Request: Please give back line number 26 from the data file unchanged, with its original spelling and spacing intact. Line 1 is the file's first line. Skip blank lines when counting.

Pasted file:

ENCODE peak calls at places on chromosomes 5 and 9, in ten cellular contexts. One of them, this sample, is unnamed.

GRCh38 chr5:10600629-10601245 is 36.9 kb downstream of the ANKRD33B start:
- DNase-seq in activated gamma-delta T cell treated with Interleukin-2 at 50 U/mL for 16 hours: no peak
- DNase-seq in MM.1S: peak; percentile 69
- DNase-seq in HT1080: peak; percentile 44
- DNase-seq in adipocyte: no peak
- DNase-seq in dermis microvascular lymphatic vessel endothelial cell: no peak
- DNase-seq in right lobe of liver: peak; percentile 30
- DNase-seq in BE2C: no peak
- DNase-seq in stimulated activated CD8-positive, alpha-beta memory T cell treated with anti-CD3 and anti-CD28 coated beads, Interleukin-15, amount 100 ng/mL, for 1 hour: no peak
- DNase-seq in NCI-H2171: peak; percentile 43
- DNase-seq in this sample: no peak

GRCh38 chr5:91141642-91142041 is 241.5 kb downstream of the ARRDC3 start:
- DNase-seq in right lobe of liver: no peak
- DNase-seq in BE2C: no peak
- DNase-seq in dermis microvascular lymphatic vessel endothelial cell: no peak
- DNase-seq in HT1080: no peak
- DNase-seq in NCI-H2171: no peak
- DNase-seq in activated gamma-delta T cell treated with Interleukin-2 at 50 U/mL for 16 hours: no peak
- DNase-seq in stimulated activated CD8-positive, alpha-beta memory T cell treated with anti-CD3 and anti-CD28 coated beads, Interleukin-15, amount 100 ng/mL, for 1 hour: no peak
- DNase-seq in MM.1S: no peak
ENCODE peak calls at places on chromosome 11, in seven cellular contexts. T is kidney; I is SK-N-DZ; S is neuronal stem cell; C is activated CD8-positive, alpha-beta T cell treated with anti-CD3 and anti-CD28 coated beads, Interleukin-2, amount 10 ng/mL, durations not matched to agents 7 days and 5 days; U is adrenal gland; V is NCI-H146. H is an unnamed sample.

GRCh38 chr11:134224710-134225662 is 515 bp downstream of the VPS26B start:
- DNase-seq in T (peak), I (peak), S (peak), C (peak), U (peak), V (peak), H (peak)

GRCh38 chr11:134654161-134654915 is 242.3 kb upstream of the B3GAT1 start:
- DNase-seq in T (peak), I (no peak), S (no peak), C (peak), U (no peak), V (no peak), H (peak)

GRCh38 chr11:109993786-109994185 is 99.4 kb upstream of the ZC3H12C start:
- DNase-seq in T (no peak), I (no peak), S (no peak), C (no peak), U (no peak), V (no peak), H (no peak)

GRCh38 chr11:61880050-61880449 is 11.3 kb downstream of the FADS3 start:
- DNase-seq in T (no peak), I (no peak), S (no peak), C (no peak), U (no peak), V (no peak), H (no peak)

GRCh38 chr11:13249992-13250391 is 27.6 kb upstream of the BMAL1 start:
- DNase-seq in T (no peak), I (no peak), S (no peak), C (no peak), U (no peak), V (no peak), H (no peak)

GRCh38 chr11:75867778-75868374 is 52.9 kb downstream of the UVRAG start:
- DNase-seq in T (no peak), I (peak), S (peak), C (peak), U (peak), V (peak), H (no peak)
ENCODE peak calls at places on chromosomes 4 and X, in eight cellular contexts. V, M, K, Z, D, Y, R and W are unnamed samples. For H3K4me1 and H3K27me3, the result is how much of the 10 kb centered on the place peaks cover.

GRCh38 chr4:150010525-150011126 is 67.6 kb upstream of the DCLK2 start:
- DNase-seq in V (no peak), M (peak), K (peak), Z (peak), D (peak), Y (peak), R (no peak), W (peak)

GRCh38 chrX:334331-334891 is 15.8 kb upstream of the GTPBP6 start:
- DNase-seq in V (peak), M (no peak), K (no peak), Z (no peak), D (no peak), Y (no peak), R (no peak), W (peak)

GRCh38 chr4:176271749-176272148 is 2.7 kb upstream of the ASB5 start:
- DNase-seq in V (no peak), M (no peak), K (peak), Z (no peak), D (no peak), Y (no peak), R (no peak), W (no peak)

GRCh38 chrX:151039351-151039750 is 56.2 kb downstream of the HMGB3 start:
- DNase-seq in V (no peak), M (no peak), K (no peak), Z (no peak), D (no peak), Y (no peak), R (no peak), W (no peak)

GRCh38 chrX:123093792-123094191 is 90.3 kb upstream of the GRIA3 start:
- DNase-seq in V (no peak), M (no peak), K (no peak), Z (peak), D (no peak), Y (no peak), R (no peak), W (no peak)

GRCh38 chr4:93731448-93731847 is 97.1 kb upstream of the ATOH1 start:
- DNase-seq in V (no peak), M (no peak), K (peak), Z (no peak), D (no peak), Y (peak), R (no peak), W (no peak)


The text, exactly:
- DNase-seq in T (peak), I (no peak), S (no peak), C (peak), U (no peak), V (no peak), H (peak)